In Python, a function is a block of code that performs a specific task and can be called by other code. Functions can take arguments (also called parameters) as input and return a value as output.
Here is an example of a simple function in Python that takes two numbers as arguments and returns their sum:
def add(x, y): return x + y result = add(3, 4) print(result) # Output: 7
Functions can also have default values for their arguments, which means that the caller does not have to provide a value for that argument when calling the function. If a default value is not specified, the argument is required.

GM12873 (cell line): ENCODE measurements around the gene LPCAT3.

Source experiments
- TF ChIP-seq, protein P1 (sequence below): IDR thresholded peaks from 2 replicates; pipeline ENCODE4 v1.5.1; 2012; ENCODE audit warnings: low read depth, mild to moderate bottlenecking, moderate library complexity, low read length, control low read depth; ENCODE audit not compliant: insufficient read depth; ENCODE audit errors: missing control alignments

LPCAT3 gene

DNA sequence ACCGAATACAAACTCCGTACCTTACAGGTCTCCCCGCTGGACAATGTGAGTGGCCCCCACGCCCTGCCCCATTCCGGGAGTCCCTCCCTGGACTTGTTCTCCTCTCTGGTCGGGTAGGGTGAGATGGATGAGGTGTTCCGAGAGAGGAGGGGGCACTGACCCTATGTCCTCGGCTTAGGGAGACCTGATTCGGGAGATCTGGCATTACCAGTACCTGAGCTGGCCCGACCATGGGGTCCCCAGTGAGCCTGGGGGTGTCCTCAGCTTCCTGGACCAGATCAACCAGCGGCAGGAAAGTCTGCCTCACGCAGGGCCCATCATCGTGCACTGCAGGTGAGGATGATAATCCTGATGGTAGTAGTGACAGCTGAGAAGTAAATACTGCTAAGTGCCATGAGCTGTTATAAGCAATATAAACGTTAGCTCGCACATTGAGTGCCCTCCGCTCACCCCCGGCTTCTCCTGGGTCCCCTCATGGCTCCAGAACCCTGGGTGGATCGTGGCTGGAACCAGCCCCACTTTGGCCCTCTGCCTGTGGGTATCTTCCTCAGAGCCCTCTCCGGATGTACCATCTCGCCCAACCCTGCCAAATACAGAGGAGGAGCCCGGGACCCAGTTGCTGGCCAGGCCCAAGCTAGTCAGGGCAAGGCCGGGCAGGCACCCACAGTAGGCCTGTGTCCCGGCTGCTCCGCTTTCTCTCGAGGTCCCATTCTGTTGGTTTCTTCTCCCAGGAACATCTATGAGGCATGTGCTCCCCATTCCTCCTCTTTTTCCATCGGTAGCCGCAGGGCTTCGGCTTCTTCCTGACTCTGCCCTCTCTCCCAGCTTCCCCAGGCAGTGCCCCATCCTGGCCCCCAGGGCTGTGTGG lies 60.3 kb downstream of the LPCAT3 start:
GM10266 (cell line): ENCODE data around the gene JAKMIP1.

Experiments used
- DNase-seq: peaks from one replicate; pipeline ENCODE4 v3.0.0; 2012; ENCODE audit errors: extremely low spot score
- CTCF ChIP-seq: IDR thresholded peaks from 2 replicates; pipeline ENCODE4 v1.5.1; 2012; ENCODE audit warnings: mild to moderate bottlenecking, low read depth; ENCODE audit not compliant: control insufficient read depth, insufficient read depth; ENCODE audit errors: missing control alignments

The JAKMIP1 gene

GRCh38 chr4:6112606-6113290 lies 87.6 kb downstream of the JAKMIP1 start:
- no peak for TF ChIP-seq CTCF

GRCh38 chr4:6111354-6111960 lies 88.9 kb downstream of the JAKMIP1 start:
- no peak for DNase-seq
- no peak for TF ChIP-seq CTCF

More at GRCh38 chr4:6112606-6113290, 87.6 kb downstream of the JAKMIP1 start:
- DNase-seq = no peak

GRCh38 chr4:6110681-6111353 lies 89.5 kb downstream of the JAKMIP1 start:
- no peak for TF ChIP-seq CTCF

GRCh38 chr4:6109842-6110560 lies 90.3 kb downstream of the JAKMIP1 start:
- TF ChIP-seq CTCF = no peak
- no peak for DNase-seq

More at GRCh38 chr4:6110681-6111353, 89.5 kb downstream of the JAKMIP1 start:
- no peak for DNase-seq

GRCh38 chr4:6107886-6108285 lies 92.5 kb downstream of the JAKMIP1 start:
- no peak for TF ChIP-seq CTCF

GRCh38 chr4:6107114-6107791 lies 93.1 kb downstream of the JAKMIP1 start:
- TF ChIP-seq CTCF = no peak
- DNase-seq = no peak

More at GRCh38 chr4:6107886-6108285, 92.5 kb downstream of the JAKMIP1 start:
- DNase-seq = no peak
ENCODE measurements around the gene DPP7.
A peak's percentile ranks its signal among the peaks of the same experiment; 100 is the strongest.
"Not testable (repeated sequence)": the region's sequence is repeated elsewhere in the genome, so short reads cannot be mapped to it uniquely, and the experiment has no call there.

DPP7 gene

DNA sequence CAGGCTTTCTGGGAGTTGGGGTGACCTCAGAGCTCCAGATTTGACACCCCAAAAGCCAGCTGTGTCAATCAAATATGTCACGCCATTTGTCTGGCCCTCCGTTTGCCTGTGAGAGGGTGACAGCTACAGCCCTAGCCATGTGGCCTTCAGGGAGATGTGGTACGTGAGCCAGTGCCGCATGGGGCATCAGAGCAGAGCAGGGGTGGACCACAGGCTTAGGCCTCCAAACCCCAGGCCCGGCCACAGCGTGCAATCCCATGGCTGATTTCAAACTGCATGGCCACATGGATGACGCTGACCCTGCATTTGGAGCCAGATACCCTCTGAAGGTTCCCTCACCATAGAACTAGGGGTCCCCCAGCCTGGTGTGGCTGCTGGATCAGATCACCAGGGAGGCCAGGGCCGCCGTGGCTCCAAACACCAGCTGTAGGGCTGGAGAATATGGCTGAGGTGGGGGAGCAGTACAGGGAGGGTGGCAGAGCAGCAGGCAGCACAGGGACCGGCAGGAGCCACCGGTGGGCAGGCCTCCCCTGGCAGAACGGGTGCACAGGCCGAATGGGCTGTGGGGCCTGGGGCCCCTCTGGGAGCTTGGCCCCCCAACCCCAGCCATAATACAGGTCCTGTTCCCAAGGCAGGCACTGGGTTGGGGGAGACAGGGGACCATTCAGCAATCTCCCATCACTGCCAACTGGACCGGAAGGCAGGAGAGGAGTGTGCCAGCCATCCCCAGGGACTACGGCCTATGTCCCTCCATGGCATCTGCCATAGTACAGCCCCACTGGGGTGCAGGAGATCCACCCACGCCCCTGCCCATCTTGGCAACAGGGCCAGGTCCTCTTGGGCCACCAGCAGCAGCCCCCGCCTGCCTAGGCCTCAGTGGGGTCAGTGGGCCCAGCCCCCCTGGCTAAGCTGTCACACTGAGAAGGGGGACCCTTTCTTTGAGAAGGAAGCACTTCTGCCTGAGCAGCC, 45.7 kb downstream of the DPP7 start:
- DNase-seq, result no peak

def add(x, y=10): return x + y result = add(3) print(result) # Output: 13
Functions can also be called with keyword arguments, which allows the caller to specify the values of the arguments by name instead of position.
result = add(y=5, x=2) print(result) # Output: 7
There are many other features and techniques for defining and using functions in Python. They can be an essential part of writing modular, reusable, and maintainable code.